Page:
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Girls & Women

Barbie goes high-tech with latest makeover

@HuffPostWomen via Twitter

In recent years, we’ve seen Barbie take on a few new jobs. There is Firefighter Barbie, and Pilot Barbie. And now there’s a Game Developer Barbie. And with this creation, the iconic doll is finally taking tiny high-heeled steps toward gender equality.

The last time Mattel created a computer-centric doll, it was an epic failure. In 2010, the toymaker introduced Computer Engineer Barbie, which came with a book titled, “Barbie: I Can Be a Computer Engineer.” However the story revealed she could only design computer games, not actually build them. In the story, Barbie had to rely on her male friends Brian and Steven to actually build the game, as NPR shares in a book review blog.

Many women around the world face different obstacles than Computer Engineer Barbie when it comes to joining traditionally male dominated career paths.

One study found that 92 percent of software developers identify as male.

Despite the seriously low number of women in STEM fields (Science, Technology, Engineering and Math), old computer engineering Barbie did not accurately portray women in computer engineering careers. Women who are computer engineers do not rely on men to write code for their own designs. They may or may not have pink laptops. And seldom would a female computer engineer rush to a man to fix something because “it will go faster” as Barbie did in the story after crashing her computer.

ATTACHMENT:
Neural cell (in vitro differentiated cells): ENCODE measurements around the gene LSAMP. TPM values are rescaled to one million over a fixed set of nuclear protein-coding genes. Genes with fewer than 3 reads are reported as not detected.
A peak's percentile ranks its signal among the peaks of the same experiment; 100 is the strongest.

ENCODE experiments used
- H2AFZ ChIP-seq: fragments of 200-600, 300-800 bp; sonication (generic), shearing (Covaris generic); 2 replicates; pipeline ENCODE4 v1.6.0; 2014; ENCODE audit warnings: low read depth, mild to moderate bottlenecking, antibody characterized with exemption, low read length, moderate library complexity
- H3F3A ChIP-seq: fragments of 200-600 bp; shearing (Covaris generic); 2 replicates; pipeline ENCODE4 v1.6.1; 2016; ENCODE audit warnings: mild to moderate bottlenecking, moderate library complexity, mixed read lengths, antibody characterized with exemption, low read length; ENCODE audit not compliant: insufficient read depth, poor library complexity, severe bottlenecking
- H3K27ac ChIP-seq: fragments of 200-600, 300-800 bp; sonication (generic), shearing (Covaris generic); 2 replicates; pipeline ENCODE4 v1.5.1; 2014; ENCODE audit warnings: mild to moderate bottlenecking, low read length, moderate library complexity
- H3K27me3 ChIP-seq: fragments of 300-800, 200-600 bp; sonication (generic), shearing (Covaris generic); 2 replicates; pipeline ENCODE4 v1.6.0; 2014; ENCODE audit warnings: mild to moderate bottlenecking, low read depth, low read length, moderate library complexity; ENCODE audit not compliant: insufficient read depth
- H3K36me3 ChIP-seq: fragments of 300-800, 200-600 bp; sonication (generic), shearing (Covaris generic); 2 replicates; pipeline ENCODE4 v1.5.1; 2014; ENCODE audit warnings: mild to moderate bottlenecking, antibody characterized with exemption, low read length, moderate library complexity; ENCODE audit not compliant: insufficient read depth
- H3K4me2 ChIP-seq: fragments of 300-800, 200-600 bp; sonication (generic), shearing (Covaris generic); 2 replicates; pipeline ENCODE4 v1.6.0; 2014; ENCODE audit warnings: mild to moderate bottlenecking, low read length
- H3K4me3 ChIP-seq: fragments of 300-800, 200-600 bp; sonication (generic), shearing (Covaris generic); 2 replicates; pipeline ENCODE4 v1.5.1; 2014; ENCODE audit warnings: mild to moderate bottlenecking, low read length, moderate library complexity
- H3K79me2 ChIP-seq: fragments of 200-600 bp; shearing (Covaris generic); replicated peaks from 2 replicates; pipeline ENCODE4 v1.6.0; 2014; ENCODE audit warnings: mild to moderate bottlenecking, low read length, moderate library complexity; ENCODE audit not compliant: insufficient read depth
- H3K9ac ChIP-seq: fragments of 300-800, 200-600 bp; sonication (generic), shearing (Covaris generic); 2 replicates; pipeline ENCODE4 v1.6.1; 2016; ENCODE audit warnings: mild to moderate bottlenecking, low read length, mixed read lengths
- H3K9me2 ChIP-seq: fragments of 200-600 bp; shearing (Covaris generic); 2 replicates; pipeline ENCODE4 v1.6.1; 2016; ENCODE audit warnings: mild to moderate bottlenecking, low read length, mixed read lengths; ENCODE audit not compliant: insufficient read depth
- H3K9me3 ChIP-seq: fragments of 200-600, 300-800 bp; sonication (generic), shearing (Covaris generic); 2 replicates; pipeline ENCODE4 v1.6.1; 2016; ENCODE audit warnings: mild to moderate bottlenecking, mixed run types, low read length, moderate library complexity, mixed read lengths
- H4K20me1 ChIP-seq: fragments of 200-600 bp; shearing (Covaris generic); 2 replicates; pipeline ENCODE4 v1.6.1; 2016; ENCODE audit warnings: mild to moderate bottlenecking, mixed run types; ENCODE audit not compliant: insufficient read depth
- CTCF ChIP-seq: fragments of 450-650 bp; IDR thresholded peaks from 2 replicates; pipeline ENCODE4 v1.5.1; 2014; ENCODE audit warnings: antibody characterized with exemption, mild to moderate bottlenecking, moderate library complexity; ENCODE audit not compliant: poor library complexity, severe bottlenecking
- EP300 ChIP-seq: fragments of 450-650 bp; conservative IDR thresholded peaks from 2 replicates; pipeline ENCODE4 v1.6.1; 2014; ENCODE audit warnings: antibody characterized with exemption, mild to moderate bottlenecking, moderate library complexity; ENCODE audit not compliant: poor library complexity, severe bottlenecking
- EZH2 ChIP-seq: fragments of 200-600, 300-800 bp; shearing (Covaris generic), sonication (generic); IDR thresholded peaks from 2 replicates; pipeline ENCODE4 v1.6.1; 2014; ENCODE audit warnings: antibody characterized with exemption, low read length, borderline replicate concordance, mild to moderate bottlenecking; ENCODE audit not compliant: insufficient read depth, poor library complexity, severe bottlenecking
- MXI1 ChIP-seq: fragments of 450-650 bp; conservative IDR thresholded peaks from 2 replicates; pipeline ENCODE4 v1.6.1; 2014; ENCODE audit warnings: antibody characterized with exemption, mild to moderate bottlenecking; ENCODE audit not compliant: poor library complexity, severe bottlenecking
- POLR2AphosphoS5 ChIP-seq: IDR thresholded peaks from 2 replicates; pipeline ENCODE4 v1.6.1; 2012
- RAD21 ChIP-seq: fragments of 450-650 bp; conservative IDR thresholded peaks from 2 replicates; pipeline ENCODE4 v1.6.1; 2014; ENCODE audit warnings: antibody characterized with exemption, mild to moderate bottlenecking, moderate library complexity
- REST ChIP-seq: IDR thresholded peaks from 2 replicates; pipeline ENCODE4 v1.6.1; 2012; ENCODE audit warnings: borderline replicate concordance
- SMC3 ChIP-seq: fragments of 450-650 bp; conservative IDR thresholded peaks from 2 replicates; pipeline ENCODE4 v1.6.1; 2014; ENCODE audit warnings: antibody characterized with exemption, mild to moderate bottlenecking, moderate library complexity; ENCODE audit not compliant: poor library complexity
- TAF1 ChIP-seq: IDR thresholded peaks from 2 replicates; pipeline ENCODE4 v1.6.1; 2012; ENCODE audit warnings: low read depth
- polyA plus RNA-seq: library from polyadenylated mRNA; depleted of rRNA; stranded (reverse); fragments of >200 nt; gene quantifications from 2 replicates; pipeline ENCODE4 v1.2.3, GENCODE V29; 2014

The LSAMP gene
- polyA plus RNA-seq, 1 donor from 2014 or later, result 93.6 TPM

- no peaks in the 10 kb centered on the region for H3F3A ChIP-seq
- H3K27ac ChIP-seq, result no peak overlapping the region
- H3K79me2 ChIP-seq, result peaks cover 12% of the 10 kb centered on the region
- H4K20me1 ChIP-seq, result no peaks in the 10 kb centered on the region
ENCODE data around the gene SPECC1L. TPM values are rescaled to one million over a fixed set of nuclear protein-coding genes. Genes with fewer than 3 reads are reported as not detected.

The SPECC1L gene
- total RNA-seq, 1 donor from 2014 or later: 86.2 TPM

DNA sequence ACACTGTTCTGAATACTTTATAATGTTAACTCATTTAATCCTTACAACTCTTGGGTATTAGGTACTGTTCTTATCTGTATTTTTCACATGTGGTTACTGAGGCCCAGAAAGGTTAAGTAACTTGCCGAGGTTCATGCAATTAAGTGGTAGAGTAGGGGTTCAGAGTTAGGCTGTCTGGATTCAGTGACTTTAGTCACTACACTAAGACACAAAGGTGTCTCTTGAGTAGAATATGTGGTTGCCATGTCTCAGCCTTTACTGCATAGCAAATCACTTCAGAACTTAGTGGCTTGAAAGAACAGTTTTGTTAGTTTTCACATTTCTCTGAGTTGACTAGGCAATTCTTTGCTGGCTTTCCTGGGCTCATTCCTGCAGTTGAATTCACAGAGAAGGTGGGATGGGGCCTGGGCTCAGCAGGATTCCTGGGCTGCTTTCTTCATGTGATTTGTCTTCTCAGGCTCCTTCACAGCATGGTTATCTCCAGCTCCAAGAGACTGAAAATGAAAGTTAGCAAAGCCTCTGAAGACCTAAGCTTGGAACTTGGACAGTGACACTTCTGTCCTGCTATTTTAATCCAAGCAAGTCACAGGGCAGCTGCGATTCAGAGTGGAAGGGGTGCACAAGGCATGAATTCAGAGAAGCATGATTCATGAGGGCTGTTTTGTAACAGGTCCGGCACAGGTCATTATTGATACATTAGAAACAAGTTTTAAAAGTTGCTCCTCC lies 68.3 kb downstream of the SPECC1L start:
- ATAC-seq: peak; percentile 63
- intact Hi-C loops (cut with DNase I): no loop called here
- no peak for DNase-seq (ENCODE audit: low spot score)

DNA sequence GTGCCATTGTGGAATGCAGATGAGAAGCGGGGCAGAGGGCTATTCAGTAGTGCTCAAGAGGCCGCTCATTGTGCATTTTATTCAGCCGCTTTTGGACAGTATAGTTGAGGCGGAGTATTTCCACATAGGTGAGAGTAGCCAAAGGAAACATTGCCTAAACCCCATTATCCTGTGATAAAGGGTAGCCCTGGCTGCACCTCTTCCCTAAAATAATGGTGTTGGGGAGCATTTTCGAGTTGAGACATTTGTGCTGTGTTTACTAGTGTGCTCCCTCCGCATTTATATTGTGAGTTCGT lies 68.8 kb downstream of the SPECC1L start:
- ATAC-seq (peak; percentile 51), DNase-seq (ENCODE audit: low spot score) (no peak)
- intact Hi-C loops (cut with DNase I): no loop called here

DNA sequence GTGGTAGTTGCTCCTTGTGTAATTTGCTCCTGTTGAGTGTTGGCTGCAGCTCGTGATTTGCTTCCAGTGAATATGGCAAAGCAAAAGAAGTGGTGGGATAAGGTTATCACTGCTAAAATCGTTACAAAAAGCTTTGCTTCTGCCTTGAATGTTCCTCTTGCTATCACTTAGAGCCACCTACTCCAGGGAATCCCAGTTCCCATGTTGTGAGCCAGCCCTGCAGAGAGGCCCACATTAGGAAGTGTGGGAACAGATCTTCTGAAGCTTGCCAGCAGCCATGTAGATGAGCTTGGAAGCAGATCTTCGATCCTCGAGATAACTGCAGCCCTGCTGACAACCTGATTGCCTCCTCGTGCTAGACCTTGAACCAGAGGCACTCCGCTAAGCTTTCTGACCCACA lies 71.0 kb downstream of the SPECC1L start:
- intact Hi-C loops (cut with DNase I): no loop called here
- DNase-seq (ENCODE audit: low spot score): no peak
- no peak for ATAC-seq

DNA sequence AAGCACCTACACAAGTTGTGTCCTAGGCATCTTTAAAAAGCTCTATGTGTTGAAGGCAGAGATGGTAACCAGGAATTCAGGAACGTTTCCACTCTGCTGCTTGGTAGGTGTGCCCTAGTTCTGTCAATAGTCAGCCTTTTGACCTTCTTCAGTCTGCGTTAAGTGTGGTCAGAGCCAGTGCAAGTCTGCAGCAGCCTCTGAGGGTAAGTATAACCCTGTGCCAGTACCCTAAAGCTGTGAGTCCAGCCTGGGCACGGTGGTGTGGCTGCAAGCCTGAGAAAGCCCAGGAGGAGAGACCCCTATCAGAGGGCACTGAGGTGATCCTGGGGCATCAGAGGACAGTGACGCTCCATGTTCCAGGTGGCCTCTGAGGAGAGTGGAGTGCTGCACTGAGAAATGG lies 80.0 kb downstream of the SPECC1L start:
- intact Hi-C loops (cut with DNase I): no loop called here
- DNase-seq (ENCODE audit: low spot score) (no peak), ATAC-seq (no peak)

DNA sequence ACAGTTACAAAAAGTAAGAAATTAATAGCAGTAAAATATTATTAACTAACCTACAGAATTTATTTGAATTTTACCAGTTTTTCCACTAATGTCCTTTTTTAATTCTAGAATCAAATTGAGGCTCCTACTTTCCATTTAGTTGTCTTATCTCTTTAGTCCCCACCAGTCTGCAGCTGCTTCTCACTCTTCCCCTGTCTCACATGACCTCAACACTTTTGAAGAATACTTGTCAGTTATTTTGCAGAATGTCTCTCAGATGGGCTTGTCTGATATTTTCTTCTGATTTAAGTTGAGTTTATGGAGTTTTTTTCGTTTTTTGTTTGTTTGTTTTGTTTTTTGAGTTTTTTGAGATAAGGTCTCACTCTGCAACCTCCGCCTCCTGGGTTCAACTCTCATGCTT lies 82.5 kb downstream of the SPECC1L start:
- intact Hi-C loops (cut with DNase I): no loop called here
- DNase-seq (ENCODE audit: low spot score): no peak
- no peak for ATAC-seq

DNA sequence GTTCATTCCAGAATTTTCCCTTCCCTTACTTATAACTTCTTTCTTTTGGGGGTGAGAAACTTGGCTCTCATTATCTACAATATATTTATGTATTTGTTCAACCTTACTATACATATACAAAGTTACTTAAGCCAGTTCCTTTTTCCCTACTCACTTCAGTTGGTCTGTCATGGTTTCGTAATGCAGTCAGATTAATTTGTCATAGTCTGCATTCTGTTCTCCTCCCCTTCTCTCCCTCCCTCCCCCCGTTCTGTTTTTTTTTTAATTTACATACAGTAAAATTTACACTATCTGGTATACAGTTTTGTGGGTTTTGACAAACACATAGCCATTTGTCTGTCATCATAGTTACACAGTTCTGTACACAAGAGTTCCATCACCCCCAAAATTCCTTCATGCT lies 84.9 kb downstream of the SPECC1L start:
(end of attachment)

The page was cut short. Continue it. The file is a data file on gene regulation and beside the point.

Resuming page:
Flash forward six years later, and both Mattel and Barbie have learned new skills.  

In this latest iteration, Barbie ditched the rosie laptop for a sleek silver machine. She went from blonde to a fierce red hair color and rocks comfy sneakers, casual jacket, jeans, and a tee. This is a much more realistic appropriation of female techies.

Mattel checked in to confirm legitimacy of Barbie’s new look with Molly Proffitt, CEO of Ker-Chunk Games LLC which created feminist games such as PrinceNapped, where princesses spend days rescuing the prince — reimagining and reversing traditionally binding gender roles.

Proffitt helped ensure Barbie’s computer was complete with real code. You can see Javascript (the 3rd most demanded code for developers to know in the job market) on the front of Barbie’s laptop screen, thanks to Profitt’s input.  

The new doll is so popular that Game Developer Barbie is currently sold out on Mattel’s website, and running for over $100 on Ebay, showing the high demand and value of girls and women in STEM.

What do you think of Barbie’s new makeover? Share your thoughts in the comments below.